CodeCraftConf 2019 : What is data anyway? (Answers)

Here’s my thoughts on data following my CodeCraftConf guided conversation. Here are the questions I asked during my guided conversation at CodeCraftConf 2019. They are also available on GitHub if you would like to fork and modify them for your own use.

Most developers are data driven, start with the data structure, not the algorithm. Either data driven design, or the Merise Methodology.

Data, whilst often divided by microservice, is often stored on the same server/cluster, creating a monolith behind the microservices.

Not all data access is secured and audited, although there does appear to be a trend to on-behalf-of flows through the microservice, allowing user-centered access control. Strict data access design is prevalent, although the efficacy was less clear, and strict design applies to all data, including publicly available data.

Keeping sight of data in distributed systems is hard. Jepsen was suggested as one resource to help, but I’m happy to hear of others.

As well as data that can be used to discriminate by collecting gender, name, postcode etc., we also discussed how missing data can be used to discriminate, such as when Glasgow accents aren’t included in voice training data, or when women aren’t used in medical trails.

There’s also the big and growing problem of data collected by people who do not consider the discrimination or privacy implications. For a biologist, DNA is a puzzle that helps them decode cancer, and more examples make the puzzle easier to solve. But for others, DNA is a tool to map insurance risk, to find criminals, and to track down family members whether or not they want to be found. How do we train everyone else to understand?

And the takeaway question : what questions aren’t you asking about your data?

data development

CodeCraftConf 2019 : What is data anyway? (Questions)

Here are the questions I asked during my guided conversation at CodeCraftConf 2019. They are also available on GitHub if you would like to fork and modify them for your own use. Thankyou to everyone who came to the discussion, I will post a follow-up to discuss some of the interesting answers.

What is data anyway?

Navigating SQL, NoSQL, JSON and how to work with data in a post-RDMS, big-data world


Data modelling

  1. When designing a system, do you start with the data or the code?
  2. Has the rise of cloud based or non relational data stores changed how we model our data?
  3. Do you need to update your data when the models in the code change? How do you do it?
  4. Does all your data have to have the same shape?
  5. Should the data you expose to the outside world broadly match the data at rest?

Data security

  1. How do you secure your data?
  2. In light of GDPR, How do you ensure you aren’t collecting too much data?
  3. Who has access to your data?
  • Do you know if anyone unauthorised has accessed it?
  1. How do you protect yourself against bad data and trojan data?
  • Bad data = data that is fake, or is used for real world attacks
  • Trojan data = data that can compromise your or your customer’s systems

Ethical data

  1. Can your data be used to discriminate?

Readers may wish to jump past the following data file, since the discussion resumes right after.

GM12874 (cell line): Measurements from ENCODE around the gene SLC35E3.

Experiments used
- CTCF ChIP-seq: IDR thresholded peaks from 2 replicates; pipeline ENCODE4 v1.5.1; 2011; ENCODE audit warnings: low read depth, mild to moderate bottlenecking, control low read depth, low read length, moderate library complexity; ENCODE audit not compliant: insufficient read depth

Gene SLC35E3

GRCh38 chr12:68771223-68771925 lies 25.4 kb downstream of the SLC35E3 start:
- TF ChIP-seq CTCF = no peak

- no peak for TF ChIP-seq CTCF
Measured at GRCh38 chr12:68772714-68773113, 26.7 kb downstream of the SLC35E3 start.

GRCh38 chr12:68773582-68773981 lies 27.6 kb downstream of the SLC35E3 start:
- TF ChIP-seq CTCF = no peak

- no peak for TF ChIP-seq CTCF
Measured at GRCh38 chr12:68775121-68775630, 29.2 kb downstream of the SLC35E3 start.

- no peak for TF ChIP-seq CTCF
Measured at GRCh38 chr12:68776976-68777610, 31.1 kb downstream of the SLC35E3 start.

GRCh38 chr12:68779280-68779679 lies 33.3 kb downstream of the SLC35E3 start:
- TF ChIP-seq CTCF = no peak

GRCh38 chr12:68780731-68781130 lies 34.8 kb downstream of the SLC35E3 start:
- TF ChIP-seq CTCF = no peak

• Can you prove it?
  • Is your data biased?
  • Are you recording hidden correlations? (ZIP code suggests race)
  1. Who owns your data?
  2. What questions aren’t you asking?

Unused questions

  1. What makes data big?
  2. Are you collecting the right data?
  3. Is the data you’re collecting right?
  4. Where is your data?

Technology choices

  1. Do you still have a place for traditional RDBMS?
development leadership

CodeCraftConf follow-up : notes on growing a team

Whilst I have a few thoughts I’m still processing after the whirlwind of fantastic insights I got from CodeCraftConf, I wanted to capture some of the highlights from some of the answers to my questions on Growing a Team.

Many thanks to everyone who came to the session. Lots of thoughts coming out of the conference.

When is it time to grow your team?

  • You never grow a team, you create a new one.
  • There’s always too much work, you should grow when you have capacity, so you don’t put new starts off

How do you deal with resistance from existing team members?

  • Communicate clearly and address concerns (e.g, time to mentor)
  • Involve team early
  • Do you have a choice who joins?

Is it more important to find a culture fit or build a diverse team?

  • Do candidates know what they’re signing up for?
  • Introvert vs extrovert (see also hiring practice)
  • Interviews should be structured to filter out arseholes – do they have empathy (or have they been taught to suppress it)
  • Every new hire should bring the level up
  • Don’t just hire for technical skill
  • Diversify your interview pool

What is your biggest worry with your current team size, or with growing your current team?

  • Are you doing Health Checks? Survey staff regularly
  • Make sure the bigger team, outside your daily work, understand the culture – it only feeds from top down
  • Fear of churn
  • Loss of culture
  • Try to understand
  • Make the culture explicit

What practices do you use to ensure sustainable growth?

  • Pair a lot, reflect (e.g. retro)
  • face-to-face regularly, even if it’s video